Conservancy Preserves in the Midwestern Region include:
The Charlotte Adelman and Bernard L. Schwartz Great Mound Preserve qualifies as the third largest Adena burial mound. It is believed to have been built during the period of about 800 B.C. to 200 A.D. when these moundbuilders dominated the Ohio Valley. They were the first people to build large burial mounds for their elite dead. Elaborate grave goods including stone figurines, carved tablets and jewelry are often found in the mounds. It is assumed that the huge Adena mounds like the Great Mound were built over a long period of time.
The Hopewell site was in use from about 300 B.C. to 500 A.D., serving as the major civic-ceremonial center of the Chillicothe Hopewell focus. The quantity and quality of grave goods already recovered from Hopewell indicate that it was of utmost importance to the pre-historic people of the area. One of the most striking characteristics of major Hopewell sites are the massive earthworks that remain as much of a mystery today as when the first Europeans discovered them. This work consists of a large D-shaped and a smaller square earthworks, containing at least 30 mounds. It is now part of Hopewell Culture National Historical Park.
The Biesterfeldt site is the only sizable village site on the Sheyenne River, and the trade goods recovered from it date it to the mid- to late eighteenth century, the time when ethnographic and documentary evidence place the Cheyenne there. The preserve was an important settlement of the Cheyenne during their transformation from a settled horticultural society of the Eastern Woodlands to a society of equestrian bison-hunters of the Plains.
The Bodie Circle archaeological site, an example of an Adena Culture “sacred circle,” consists of a ditch and earthen wall about 120 feet in diameter. The ditch is about four feet deep and the wall four feet high. A causeway about six feet across spans the ditch and wall and connects to the circle’s interior. The interior may contain a low earthen mound. The circle is placed on a prominent point overlooking Silver Creek in Madison County.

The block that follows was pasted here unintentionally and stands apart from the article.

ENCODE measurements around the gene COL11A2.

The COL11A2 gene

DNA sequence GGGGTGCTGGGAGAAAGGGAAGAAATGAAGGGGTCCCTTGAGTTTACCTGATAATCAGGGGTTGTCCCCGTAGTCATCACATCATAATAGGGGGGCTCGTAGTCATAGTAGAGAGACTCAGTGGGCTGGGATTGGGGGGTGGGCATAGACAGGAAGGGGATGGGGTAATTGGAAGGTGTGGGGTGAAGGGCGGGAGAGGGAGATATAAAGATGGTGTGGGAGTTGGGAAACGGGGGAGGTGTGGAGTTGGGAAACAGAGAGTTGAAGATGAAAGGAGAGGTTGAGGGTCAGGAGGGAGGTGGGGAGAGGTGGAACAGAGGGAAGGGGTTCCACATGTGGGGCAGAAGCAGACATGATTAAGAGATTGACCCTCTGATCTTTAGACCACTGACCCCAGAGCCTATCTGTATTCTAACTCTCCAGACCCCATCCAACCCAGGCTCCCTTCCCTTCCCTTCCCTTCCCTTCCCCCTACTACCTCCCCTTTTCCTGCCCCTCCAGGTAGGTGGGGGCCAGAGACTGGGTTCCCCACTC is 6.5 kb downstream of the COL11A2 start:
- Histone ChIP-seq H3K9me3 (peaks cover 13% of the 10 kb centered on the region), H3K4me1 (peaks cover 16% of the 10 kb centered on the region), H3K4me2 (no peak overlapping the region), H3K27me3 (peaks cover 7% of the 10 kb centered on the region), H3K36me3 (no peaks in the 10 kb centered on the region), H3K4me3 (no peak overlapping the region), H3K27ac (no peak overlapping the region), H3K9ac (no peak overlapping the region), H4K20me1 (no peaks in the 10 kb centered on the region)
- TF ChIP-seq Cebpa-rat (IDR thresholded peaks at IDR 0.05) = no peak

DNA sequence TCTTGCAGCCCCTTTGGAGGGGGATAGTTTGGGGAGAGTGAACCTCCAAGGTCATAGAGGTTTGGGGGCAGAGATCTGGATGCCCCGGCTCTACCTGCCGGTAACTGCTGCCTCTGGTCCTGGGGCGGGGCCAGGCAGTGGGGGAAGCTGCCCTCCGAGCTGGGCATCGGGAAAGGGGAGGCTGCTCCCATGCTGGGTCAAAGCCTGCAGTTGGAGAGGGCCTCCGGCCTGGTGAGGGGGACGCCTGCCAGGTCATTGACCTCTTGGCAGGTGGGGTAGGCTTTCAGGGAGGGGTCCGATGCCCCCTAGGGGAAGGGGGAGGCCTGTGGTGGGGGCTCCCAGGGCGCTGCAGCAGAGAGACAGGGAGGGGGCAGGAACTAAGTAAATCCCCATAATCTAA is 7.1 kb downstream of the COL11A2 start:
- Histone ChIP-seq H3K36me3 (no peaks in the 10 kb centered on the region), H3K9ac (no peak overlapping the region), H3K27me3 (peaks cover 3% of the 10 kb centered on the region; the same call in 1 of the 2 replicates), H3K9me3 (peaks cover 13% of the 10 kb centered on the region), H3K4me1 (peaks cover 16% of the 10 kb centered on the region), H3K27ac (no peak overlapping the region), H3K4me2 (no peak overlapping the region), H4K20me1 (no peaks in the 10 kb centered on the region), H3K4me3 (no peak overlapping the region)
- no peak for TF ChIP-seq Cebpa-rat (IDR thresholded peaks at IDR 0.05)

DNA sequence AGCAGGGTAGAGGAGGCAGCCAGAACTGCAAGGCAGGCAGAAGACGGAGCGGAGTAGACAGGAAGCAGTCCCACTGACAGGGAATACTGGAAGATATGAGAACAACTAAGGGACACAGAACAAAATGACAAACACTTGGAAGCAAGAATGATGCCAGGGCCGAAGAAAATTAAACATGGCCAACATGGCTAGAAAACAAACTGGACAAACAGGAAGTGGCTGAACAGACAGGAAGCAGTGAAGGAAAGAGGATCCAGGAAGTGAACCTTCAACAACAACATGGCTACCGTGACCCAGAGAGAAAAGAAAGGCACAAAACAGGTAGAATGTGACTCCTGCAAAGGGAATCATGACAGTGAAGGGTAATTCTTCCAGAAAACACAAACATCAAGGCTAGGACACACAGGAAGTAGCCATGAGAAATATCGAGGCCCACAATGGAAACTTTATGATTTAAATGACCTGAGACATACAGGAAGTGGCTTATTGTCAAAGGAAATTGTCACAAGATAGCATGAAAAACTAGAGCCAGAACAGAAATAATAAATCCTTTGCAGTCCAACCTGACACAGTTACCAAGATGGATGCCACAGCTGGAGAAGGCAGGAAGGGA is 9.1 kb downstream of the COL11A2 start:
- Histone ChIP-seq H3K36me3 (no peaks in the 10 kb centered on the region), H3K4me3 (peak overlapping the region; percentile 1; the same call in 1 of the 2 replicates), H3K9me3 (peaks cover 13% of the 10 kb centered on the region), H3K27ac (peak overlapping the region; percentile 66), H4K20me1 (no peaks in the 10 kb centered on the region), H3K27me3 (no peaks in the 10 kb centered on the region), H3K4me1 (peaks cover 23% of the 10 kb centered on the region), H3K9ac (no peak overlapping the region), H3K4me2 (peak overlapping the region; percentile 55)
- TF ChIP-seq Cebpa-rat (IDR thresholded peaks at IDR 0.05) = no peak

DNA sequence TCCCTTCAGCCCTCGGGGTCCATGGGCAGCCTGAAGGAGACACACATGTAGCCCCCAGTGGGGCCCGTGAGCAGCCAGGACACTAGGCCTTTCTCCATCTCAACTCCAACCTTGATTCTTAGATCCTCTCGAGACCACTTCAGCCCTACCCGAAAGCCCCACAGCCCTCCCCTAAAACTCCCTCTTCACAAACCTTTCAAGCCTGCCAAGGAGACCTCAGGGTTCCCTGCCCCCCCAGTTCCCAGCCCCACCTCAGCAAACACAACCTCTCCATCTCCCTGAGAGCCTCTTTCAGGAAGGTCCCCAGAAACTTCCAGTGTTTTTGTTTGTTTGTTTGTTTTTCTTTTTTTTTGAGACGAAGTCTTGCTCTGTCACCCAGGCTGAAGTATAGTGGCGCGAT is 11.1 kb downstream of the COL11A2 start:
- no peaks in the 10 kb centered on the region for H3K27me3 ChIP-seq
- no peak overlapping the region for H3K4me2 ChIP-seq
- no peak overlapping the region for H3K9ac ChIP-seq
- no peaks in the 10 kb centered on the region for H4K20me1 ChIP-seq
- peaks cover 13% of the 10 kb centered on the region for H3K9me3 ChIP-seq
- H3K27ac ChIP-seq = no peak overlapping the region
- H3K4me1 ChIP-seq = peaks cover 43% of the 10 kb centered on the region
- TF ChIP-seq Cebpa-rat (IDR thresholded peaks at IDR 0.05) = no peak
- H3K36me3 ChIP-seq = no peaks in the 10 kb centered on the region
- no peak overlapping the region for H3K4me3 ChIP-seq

The John Chapman Archaeological Preserve is one of the premier late prehistoric sites in the upper Midwest. This region has proven to have one of the clearest examples of contact between the indigenous Late Woodland cultures of the upper Midwest and the more elaborate Mississippian Culture of the greater Southeast. This parcel was a substantial Mississippian “temple town” with a pyramidal platform mound, two conical mounds, and a village area surrounding the plaza.
The La Saline archaeological site possesses a series of occupations near a natural salt spring south of Ste. Genevieve, Missouri. In the late seventeenth century, French colonists established their first settlement west of the Mississippi at Ste. Genevieve. Surviving documents indicate that by the late 1690s, La Saline had become an important source of salt; by the 1750s, its salt was such a vital part of the French colonial economy that it was declared an official medium of exchange and was used as currency. If Lewis and Clark bought salt in St. Louis for their 1803 journey, it would have come from La Saline.
The Samels Farm includes three important archaeological sites covering the PaleoIndian, Archaic and Late Woodland periods. The parcel is remarkable in that it is horizontally stratified rather than vertically stratified as with most North American archaeological sites. The horizontal stratification is the result of glacial rebound, a phenomenon that occurs when the tremendous weight of the glaciers is removed as they recede.
Silver Mound is a rare quarry site that was an important regional source of raw materials for tool manufacturing. The site is a steep-sided, V-shaped geological formation of standstone covering nearly 2,000 acres. The unique quality of the feature is the presence of a hard surface quartzite, unusually durable and easily accessible. The quartzite appeared to have made Silver Mound like a magnet to prehistoric people who were reliant on stone tools.